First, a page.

Winds of change in a ‘Saffronised’ Indian Borderland: dispossession and power in rural Kutch

Singh, David Andre Karnail (2023) Winds of change in a ‘Saffronised’ Indian Borderland: dispossession and power in rural Kutch. Doctoral thesis, University of East Anglia.

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Renewables are imagined in India around features of ‘greenness’ and ‘cleanness’ and are presented as the key solutions towards sustainable development and unlimited growth. But this narrative entails a problematic land politics and the reconfiguration of territories for capital accumulation: following the 2001 earthquake, Kutch district has been framed as a major resource frontier and experienced several waves of land liberalisation and industrialisation programs. Being a borderland district, the proximity with Pakistan and the presence of Muslim pastoral populations on both sides of the border have also fostered important ‘saffron’ Hindu nationalist discourses since 1947. What do the new territories of ‘green’ energy extraction look like in this context of sensitive borderland?

This research focuses on the land politics of extracting wind energy as embedded within relations of caste and class, citizenship, and religious identities. Land is being imagined ‘empty’ and ‘waste’, shifting from one user to another via bureaucratic means, while it is materially aligned with companies’ interests. This process affects social differentiation and creates new trajectories of accumulation and domination for ground-level brokers and fixers who mediate consent and resistance. These actors merge the companies’ endless appetite for land with their own socio-economic and political gains affiliated with nationalist projects of territory revivalism. As the thesis argues, wind infrastructures align with broad ethno-religious conceptions of Indian citizenship and space as Hindu and their expansion over new border areas serves the enforcement of a racialised citizenship and security regime. Finally, the emergence of everyday resistance and political reactions to the arrival of wind power reveals continuity with traditional agrarian struggles, but also with caste politics and exclusive forms of mobilisation.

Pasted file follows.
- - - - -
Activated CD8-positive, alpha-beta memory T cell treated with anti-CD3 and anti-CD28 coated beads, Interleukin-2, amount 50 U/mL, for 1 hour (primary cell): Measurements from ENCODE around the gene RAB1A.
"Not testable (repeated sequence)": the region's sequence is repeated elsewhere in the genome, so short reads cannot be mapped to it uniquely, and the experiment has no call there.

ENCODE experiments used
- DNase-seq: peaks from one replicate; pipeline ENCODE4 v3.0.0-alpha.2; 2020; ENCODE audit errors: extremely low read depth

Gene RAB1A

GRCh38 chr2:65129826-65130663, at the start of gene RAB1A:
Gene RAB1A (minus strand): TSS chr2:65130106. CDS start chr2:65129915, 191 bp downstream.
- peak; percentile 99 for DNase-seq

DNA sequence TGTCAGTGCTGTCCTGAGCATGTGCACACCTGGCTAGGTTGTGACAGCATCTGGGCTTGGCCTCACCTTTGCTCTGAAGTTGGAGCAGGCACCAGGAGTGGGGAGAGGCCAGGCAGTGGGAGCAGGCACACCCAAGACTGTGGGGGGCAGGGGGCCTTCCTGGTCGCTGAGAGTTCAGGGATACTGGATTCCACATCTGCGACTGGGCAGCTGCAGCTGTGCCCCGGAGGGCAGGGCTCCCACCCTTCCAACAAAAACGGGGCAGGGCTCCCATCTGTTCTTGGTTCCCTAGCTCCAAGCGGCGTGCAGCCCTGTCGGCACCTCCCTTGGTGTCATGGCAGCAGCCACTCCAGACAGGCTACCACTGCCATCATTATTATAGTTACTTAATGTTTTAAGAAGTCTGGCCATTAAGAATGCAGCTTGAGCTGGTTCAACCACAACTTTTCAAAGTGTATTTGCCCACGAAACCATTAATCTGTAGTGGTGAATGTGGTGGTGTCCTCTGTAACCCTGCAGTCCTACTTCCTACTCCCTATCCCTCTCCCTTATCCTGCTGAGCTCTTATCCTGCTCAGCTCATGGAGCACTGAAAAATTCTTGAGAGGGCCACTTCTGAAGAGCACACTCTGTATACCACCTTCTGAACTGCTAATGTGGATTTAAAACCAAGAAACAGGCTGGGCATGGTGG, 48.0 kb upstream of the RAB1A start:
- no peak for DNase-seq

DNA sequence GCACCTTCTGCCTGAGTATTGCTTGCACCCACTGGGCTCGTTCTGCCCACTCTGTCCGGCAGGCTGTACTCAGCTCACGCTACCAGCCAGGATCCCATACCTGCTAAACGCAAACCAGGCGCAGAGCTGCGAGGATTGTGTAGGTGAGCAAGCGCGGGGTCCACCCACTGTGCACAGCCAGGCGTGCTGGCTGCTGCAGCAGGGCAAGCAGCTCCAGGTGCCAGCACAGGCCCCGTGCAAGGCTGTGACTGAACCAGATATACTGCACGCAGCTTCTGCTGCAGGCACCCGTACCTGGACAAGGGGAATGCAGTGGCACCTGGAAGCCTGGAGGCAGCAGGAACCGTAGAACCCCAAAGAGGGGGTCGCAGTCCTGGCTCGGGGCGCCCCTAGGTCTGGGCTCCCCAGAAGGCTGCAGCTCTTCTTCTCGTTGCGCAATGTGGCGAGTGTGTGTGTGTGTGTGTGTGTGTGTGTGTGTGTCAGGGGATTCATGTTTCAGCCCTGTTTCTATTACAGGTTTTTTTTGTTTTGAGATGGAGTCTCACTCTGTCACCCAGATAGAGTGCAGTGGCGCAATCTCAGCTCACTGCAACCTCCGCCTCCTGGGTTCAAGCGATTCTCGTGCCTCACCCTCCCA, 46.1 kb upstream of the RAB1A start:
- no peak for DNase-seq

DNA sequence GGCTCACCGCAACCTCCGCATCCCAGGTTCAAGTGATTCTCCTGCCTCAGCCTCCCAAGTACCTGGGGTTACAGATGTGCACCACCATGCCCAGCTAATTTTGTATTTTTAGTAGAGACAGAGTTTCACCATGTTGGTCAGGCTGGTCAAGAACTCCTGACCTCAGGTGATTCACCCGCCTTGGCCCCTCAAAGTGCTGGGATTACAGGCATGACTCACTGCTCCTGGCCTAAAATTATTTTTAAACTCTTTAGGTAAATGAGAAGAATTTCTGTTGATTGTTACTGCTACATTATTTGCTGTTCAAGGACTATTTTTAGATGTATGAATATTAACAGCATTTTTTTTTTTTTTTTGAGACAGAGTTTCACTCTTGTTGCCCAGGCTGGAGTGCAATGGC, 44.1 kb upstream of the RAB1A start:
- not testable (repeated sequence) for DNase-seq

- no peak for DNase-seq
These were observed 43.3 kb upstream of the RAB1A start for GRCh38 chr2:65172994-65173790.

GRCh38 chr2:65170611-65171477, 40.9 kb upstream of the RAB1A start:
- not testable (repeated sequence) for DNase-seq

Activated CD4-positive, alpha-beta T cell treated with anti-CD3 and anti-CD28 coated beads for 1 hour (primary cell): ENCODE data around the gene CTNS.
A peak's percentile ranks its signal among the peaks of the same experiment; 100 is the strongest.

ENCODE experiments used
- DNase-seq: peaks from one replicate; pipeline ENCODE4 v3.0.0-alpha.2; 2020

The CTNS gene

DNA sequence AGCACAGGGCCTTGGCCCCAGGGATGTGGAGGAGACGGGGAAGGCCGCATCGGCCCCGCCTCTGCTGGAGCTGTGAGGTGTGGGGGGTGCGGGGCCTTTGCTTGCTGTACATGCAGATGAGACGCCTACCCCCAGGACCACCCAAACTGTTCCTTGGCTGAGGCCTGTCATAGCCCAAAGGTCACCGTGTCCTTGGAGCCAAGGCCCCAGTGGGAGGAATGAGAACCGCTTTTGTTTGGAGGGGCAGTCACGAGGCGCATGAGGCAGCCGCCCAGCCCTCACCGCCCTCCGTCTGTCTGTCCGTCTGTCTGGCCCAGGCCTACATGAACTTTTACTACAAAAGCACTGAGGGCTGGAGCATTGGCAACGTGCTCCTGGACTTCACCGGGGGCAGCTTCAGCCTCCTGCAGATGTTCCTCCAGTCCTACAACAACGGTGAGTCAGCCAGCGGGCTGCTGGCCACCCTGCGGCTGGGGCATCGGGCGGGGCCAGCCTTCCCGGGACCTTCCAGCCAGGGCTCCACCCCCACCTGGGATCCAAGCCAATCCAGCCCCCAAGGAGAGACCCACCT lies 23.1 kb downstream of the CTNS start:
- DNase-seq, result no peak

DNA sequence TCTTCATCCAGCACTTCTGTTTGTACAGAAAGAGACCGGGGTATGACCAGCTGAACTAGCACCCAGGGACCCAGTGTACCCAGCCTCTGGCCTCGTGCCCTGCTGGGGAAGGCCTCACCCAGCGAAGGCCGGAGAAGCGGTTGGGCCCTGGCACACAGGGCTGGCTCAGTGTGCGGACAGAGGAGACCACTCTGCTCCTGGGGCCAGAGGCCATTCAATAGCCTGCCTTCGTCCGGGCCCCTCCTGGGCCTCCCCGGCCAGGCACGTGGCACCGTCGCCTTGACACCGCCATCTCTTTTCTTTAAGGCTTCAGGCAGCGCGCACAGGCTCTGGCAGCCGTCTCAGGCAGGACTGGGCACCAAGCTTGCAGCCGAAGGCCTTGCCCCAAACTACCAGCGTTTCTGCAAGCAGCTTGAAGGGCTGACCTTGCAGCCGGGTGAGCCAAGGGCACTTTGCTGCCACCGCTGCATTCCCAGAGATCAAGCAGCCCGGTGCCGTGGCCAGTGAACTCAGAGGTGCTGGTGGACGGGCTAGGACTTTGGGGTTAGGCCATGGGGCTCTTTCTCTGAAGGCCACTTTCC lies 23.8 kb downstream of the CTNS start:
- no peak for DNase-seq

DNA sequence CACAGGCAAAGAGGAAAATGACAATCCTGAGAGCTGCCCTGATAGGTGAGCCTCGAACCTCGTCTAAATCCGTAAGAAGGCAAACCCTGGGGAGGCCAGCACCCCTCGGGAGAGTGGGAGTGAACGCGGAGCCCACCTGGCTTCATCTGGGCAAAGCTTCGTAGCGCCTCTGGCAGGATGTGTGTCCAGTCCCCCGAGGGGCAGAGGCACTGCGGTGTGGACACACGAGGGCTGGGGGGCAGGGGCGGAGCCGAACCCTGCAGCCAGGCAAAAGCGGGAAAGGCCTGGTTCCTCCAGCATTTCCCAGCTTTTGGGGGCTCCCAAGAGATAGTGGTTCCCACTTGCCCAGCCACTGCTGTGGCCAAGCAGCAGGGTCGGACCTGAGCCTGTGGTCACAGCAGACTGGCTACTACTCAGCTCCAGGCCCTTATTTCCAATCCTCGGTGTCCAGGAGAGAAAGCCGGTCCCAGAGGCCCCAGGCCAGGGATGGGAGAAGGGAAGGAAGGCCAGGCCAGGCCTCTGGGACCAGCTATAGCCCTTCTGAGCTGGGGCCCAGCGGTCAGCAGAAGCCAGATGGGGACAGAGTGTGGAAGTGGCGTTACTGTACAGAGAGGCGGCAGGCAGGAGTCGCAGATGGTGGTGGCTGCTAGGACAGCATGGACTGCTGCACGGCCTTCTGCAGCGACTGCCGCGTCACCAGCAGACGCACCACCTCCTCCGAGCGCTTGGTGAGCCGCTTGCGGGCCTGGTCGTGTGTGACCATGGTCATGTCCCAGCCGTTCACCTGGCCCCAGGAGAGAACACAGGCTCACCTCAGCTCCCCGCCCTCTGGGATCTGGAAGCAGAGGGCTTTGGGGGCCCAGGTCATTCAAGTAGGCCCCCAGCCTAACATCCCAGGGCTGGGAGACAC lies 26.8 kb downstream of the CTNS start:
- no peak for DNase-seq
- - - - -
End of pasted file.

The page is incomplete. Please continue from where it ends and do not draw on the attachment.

This research adopts perspectives from political ecology, human geography, and critical agrarian studies and is grounded in a 7-month ethnographic investigation in mainland and borderland Kutch.

Item Type: Thesis (Doctoral)
Faculty \ School: Faculty of Social Sciences > School of Global Development (formerly School of International Development)
Depositing User: Nicola Veasy
Date Deposited: 02 Nov 2023 15:39
Last Modified: 02 Nov 2023 15:39


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